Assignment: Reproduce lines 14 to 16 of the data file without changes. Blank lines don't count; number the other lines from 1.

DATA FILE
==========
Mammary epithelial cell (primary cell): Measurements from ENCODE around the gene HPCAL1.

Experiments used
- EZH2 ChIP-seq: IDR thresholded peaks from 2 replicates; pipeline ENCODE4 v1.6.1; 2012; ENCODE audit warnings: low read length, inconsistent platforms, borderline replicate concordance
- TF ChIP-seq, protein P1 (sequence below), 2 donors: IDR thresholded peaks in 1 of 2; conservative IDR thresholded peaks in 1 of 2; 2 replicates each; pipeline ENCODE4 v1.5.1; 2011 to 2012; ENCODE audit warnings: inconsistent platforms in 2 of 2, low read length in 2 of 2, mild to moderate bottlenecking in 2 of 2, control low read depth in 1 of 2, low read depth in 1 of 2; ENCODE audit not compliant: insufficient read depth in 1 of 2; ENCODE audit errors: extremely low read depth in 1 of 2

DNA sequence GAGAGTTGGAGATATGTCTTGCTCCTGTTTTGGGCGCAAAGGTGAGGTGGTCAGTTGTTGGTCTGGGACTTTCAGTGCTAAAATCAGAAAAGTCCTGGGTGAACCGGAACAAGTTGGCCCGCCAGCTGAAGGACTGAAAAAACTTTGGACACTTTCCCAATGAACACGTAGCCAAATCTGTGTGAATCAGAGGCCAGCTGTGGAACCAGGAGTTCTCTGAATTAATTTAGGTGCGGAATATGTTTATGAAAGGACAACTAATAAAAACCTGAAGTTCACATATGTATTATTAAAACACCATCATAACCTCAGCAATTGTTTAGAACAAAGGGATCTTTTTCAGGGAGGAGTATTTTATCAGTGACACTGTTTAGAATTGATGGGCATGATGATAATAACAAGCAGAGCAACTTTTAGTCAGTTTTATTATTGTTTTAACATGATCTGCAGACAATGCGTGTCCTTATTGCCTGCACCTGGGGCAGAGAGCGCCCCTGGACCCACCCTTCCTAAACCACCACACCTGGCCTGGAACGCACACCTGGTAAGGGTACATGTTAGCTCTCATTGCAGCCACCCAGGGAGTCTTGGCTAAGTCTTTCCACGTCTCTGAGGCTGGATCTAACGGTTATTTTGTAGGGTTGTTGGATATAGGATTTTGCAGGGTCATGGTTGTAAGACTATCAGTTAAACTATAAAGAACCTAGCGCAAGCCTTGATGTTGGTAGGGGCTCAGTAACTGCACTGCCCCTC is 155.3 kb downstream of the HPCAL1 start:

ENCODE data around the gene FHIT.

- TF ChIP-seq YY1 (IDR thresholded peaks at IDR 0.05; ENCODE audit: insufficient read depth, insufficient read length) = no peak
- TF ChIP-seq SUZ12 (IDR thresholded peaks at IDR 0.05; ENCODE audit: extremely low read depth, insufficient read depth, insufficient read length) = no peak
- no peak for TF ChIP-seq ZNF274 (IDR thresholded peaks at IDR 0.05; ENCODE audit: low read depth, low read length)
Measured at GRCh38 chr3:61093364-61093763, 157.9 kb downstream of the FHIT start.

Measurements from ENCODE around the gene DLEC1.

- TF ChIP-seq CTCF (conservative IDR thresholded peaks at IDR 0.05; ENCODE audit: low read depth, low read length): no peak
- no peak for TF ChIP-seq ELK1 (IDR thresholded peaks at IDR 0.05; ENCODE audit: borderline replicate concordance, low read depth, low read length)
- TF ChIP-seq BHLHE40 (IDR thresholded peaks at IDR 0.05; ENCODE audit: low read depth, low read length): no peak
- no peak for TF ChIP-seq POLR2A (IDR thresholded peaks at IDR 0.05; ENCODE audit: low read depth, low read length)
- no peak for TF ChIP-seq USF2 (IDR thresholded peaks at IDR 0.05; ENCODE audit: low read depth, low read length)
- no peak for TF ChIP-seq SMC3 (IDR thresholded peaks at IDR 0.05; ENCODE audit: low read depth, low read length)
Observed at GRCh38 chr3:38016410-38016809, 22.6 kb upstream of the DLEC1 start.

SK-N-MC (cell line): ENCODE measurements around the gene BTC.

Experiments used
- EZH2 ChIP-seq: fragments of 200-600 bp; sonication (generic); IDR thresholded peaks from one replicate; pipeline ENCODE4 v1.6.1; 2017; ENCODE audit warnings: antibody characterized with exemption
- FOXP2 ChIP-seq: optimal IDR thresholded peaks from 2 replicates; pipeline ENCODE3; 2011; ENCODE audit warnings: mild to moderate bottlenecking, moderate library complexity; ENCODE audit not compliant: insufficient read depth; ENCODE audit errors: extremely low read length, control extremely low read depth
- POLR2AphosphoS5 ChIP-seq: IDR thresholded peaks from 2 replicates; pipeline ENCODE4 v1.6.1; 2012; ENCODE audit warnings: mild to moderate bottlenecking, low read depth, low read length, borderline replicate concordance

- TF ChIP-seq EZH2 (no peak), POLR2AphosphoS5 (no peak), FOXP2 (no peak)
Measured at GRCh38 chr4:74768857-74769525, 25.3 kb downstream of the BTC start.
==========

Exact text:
- TF ChIP-seq BHLHE40 (IDR thresholded peaks at IDR 0.05; ENCODE audit: low read depth, low read length): no peak
- no peak for TF ChIP-seq POLR2A (IDR thresholded peaks at IDR 0.05; ENCODE audit: low read depth, low read length)
- no peak for TF ChIP-seq USF2 (IDR thresholded peaks at IDR 0.05; ENCODE audit: low read depth, low read length)